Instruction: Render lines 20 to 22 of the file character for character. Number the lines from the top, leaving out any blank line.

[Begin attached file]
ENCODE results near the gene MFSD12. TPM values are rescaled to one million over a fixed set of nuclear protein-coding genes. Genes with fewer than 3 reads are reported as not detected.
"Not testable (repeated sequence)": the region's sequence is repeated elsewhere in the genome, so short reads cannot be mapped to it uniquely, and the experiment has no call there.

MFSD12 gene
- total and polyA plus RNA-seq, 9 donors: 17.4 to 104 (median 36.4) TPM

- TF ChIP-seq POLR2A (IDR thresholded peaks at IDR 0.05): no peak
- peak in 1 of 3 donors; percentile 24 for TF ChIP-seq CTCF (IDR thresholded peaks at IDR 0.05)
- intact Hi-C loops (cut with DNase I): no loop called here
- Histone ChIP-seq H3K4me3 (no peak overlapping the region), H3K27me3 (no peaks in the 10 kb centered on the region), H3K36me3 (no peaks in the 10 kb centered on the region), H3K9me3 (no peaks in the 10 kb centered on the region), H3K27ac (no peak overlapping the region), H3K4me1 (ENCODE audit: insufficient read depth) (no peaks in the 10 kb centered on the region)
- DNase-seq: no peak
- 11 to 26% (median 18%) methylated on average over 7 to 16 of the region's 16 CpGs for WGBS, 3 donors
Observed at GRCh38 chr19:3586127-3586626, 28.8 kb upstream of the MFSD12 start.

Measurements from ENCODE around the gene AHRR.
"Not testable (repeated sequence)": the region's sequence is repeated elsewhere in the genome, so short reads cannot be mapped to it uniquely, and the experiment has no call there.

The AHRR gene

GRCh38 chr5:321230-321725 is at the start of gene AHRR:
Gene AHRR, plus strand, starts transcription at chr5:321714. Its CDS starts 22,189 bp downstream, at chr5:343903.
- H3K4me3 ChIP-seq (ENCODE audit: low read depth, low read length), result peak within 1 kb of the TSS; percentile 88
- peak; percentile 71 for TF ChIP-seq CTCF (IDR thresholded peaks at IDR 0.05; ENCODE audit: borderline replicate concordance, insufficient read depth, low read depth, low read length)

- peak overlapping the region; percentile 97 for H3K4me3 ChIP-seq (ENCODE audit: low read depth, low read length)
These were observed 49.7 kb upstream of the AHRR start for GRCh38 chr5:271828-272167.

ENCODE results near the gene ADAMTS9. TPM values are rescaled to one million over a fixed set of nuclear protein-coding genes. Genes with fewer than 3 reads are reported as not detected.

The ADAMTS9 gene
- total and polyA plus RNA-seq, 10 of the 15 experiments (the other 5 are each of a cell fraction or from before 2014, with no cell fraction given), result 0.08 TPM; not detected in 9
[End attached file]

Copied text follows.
These were observed 49.7 kb upstream of the AHRR start for GRCh38 chr5:271828-272167.

ENCODE results near the gene ADAMTS9. TPM values are rescaled to one million over a fixed set of nuclear protein-coding genes. Genes with fewer than 3 reads are reported as not detected.

The ADAMTS9 gene